Thu, Mar 08, 2018 - Page 13 News List

How a fear of ghosts leads to callous acts

Homeowners are committing all manner of heartless acts to avoid their homes becoming haunted, and this is bearing a direct impact on the housing and insurance market

By Noah Buchan  /  Staff reporter

SUICIDE WATCH

Perhaps the biggest reason behind the growing number of xiongzhai is the nation’s high rate of suicide, which, according to Ministry of Health and Welfare statistics, had steadily increased since the 1990s until it reached a peak of 19.3 deaths per 100,000 in 2006 — two years before the MOI amended housing contracts, and much higher than the global average that year of 16.8 per 100,000. The statistics also showed that there were 16 deaths per 100,000 last year, again beating out the global average of 12.3 per 100,000.

A closer look at the demographics paints an even grimmer picture. Within Lo’s age bracket — 25 to 44 years old — there were 22 deaths per 100,000 last year, up from previous years, but still less than the 35.3 per 100,000 in 2006. For males 65 and older, the number of deaths jumps to 46.2 per 100,000 last year, though down from 51.1 per 100,000 in 2006.

In addition to the high suicide rate is how the media sensationalizes them, publishing photos of the deceased and including graphics that depict the manner in which the person took their life and the location where the death took place — all under the idea that a family’s privacy takes a back seat to the public’s right to know where xiongzhai are located.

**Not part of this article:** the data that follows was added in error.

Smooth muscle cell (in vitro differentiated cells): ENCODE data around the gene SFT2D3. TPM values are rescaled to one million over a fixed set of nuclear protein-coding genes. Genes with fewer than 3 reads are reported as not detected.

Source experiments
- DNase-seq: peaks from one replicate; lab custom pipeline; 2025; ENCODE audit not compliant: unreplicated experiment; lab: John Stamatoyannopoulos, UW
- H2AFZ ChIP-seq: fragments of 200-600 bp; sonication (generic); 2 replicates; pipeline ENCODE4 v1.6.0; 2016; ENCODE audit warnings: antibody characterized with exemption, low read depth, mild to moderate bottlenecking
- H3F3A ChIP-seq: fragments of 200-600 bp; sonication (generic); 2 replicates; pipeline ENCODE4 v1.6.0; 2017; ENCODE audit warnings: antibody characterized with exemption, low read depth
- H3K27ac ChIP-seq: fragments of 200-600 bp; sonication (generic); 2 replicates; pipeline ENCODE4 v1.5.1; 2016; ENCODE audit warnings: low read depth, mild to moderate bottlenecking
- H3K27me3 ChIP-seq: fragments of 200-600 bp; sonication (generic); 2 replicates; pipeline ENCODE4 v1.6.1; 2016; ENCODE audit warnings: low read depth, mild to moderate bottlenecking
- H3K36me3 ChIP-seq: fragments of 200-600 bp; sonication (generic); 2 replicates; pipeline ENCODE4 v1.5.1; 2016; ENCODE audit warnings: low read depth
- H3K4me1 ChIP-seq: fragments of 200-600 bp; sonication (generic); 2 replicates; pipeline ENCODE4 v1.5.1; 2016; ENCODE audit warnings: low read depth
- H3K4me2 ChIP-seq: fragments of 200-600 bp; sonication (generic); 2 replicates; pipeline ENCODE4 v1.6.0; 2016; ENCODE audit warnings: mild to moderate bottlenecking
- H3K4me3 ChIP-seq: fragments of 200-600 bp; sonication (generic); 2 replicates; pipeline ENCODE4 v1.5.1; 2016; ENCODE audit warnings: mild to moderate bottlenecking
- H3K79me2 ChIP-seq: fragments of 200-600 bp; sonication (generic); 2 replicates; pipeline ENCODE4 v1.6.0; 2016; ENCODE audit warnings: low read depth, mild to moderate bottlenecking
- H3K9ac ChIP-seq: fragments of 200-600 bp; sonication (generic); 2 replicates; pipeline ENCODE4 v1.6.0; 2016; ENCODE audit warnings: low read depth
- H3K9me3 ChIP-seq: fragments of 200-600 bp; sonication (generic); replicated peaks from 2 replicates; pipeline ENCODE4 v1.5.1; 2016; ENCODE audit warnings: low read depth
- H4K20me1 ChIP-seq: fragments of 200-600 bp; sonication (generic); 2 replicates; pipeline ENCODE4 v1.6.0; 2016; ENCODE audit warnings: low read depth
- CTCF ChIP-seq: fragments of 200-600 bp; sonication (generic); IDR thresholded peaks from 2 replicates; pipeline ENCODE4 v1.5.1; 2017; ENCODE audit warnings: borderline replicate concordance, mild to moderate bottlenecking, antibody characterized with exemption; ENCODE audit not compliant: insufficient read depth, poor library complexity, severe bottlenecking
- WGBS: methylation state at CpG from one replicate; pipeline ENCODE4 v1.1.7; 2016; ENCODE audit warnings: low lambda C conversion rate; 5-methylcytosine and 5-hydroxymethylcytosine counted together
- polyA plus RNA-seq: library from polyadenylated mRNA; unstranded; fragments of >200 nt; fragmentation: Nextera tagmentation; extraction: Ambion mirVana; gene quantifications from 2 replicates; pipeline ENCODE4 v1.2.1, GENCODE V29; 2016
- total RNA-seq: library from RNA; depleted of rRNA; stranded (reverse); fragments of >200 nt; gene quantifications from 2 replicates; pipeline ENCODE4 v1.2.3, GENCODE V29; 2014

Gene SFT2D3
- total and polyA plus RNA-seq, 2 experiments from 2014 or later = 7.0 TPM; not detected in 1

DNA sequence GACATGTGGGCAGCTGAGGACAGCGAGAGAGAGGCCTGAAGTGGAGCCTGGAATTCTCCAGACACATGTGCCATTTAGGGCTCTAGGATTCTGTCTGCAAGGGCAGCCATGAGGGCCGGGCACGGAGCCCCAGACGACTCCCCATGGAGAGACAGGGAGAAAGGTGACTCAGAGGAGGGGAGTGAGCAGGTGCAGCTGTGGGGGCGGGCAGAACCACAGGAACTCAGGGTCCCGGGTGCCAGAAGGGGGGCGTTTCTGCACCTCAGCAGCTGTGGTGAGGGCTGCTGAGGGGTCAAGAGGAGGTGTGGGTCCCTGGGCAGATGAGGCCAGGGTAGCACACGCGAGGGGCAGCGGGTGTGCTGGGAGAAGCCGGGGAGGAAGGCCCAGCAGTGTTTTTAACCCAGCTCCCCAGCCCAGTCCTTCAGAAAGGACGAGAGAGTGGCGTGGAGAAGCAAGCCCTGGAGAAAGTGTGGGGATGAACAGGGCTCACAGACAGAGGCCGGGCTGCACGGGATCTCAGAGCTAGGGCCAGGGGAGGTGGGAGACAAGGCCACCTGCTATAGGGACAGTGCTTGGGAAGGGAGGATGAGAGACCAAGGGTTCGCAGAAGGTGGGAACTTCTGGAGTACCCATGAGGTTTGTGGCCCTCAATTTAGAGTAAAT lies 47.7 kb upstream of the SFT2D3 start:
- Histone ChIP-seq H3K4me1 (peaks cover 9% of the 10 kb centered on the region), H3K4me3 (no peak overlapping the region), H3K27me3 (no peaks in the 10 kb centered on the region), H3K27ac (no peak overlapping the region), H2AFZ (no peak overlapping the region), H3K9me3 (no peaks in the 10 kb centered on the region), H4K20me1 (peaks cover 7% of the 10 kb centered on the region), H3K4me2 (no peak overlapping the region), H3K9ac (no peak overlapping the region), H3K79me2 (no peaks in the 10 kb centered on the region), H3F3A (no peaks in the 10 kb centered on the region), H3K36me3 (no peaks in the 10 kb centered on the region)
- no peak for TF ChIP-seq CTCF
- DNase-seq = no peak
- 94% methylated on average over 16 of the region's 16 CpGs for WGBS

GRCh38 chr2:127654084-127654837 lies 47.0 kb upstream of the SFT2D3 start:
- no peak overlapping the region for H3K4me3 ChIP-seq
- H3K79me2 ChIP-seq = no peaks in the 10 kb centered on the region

Many of the posts on Web sites devoted to xiongzhai offer links to articles published by Apple Daily’s xiongzhaidaka (凶宅打卡, “Xiongzhai Check-in”), a column that offers in-depth profiles of famous and infamous xiongzhai cases dating back decades.

In its 2014 inaugural column, it wrote about the 2006 murder of five children in Hualien, when Liu Chih-chun (劉志勤) and his wife Lin Chen-mi (林真米) allegedly bound with wire the hands and feet of their five children, aged eight to 18, and strangled them to death. The bodies were found stacked in the second floor bathroom of their townhouse. The remains of the couple were found years later by an Amis hunter on Tzuyun Mountain (慈雲山).

The townhouse was immediately labeled a xiongzhai and the community where the murders occurred was so concerned about the malevolence of the ghosts, the police officer in charge of the case, Keng Chi-wen (耿繼文), slept in the house for a week as a means to show that there was nothing to fear.

It didn’t work.

Unluckyhouse.com, the oldest and most comprehensive Web site that tracks the nation’s xiongzhai, enables members to post where they are located and the news items on which the address is based.

There is also a xiongzhai map (凶宅地圖) on Google showing many of them in Taipei that resulted from suicide.

Shih’s suicide was covered extensively by the Chinese-language media, so it isn’t too much of a stretch for Lin to fear that Lo’s fall wasn’t accidental.

The incessant reporting of suicide and murder has another consequence: discriminatory rental practices.

Ads for rental properties generally target female office workers due to the accurate belief that men are more inclined to commit suicide than women (double according to MOHW statistics), and the suicide rate for those over 65 is consistently over 30 per 100,000 (the global average is 10).

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